Members of Congress gathered with leaders of the Hindu community to discuss and celebrate the community’s accomplishments at the Hindu American Foundation’s (HAF) 12th Annual DC Days Reception today. The reception capped a day of legislative advocacy by HAF’s delegation, composed of prominent Hindu American leaders and representatives of the Bhutanese Hindu American community from across the country.
“It’s a proud moment to see the continued progress that the Hindu American Foundation has made over a short period of time, and the great poise that this organization and its constituents have.” noted Rep. Tulsi Gabbard (D-HI), who is the only Hindu serving in Congress today.
The delegation highlighted three primary issues in their meetings: protecting the rights of religious minorities in Bangladesh, preventing the expiration of the Religious Worker Visa program, and preserving social security benefits for refugees fleeing religious persecution.
“HAF’s legislative priorities are informed by the needs of the Hindu American community,” noted Jay Kansara, HAF’s Director of Government Relations. “We were fortunate to have in our delegation experts on the deteriorating situation in Bangladesh and leaders in the Bhutanese refugee community who could speak personally to our issues.”
The evening reception, which drew over 200 guests, included two Senators, ten Representatives, ambassadors, and agency officials. The keynote address was given by U.S. Surgeon General Vivek Murthy, a Hindu American who received HAF’s Pride of the Community Award. Murthy spoke on his connection to his Hindu faith, noting the inspiration he drew from the life of Swami Vivekananda.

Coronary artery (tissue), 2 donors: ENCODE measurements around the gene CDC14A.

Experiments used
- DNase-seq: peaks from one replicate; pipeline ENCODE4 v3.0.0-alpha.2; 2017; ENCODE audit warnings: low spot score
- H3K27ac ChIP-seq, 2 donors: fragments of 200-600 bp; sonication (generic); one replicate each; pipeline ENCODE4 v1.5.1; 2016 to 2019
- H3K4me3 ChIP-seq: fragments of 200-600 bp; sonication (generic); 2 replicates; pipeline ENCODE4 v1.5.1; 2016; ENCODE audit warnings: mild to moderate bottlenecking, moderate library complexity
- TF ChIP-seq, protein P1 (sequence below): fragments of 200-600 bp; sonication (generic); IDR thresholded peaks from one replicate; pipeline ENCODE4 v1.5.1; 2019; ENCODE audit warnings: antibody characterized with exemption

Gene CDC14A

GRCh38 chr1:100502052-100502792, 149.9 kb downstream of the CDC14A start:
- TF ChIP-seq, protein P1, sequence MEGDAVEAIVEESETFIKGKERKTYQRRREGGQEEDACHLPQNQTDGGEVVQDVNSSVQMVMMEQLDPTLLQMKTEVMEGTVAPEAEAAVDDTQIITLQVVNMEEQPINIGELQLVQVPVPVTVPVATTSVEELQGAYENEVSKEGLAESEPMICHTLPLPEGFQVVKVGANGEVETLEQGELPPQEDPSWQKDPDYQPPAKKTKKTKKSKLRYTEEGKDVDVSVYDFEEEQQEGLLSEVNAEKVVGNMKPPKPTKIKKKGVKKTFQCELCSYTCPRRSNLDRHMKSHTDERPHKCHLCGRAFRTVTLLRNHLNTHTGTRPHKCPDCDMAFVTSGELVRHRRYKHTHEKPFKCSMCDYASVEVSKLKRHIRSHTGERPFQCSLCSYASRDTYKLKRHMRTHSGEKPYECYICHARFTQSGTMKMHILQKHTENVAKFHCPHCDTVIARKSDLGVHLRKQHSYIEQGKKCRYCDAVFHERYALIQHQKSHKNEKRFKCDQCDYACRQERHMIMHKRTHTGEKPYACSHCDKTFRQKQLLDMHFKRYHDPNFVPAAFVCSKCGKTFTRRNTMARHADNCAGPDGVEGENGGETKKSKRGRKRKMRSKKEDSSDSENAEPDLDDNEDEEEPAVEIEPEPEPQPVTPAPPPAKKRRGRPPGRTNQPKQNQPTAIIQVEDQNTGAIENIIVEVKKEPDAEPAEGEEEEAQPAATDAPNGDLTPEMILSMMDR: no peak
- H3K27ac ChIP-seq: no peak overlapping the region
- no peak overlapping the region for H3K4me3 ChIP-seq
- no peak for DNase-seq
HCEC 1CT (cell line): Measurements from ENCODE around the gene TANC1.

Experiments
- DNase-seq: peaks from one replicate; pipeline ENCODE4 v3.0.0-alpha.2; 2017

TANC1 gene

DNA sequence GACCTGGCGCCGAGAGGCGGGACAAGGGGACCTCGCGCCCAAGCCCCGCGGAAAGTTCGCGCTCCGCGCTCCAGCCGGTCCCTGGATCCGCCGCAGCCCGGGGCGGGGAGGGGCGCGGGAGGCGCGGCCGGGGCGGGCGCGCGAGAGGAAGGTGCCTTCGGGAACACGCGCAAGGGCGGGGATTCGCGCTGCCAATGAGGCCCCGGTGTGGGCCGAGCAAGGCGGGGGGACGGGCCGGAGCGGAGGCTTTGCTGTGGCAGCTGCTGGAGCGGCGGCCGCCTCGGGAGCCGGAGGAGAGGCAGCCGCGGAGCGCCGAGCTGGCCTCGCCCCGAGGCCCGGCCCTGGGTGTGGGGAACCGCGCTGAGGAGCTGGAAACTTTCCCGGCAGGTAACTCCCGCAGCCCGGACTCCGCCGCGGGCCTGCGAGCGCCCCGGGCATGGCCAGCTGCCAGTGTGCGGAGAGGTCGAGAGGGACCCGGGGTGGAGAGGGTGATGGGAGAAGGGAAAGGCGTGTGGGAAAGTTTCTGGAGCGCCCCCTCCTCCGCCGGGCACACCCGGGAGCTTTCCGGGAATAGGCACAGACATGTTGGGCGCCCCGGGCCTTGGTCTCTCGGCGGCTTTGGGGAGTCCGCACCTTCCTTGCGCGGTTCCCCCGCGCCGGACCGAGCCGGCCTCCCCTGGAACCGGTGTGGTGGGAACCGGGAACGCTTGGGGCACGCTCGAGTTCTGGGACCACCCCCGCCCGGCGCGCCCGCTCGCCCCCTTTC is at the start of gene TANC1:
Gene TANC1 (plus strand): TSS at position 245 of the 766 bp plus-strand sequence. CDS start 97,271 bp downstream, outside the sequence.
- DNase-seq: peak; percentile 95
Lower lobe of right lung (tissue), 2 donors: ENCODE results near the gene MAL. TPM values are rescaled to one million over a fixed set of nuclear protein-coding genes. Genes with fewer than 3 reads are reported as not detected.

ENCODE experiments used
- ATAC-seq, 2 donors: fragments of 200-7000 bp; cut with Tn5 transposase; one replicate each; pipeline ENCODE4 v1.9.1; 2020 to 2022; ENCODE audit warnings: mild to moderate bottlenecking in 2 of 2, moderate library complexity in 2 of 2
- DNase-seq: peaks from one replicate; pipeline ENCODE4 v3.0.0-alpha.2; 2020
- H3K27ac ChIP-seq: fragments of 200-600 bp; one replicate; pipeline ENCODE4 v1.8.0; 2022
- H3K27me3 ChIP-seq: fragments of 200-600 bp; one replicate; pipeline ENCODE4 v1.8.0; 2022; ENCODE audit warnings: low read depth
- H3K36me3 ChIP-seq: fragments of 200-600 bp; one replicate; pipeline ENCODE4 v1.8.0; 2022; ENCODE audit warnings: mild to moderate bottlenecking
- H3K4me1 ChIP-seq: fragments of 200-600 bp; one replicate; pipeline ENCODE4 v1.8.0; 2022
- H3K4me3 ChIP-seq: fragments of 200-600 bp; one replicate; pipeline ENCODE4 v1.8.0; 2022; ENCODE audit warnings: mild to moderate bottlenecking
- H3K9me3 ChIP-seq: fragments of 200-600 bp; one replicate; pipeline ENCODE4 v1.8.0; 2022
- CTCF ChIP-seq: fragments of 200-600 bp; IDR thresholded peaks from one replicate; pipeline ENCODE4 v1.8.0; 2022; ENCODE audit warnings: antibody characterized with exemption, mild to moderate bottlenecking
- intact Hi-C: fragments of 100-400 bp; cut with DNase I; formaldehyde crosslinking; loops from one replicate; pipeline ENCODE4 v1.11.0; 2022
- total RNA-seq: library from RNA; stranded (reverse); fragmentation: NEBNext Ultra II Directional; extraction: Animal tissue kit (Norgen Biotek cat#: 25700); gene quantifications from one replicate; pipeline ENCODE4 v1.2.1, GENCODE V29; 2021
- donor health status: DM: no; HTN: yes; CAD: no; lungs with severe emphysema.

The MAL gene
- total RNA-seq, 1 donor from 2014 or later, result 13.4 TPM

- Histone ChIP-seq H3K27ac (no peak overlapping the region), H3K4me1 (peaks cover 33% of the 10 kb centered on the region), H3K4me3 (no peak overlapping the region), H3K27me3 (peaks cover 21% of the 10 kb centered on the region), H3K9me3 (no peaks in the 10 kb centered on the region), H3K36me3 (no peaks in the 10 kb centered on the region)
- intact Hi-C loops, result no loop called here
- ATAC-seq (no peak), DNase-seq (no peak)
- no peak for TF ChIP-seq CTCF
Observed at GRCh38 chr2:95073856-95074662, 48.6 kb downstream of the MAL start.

“Reading the story of a man who…had dedicated so much of his life to serving the world, who looked at spirituality and saw it, not just as an individual pursuit, but as something that we do in service to the world,” Murthy noted. “I came back that summer inspired by his ability to take spirituality and express it through service.”
In addition to General Murthy, HAF also awarded Dr. Anantanand Rambachan, Professor of Religion at St. Olaf College, HAF’s Dharma Seva award; Harpreet Singh Mokha of the Department of Justice, the Mahatma Gandhi Award for the Advancement of Pluralism; and Senator Mark Kirk and Rep. Joe Crowley, HAF’s Friend of the Community awards.
“If you look at the issues that…our world confronts, we should be working closer as Americans…on what we can do to address problems that we both face as Americans and as Hindu Americans,” noted Rep. Scott Perry (R-PA). “For the issues that are important to you, this is America, be heard.”
HAF’s Advocacy Days concluded with a Congressional briefing, entitled “Bengal Burning: The Murder of Avijit Roy and the Escalating Crisis in Bangladesh”, outlining the dangerous situation in Bangladesh for Hindus, atheists, and other religious minorities.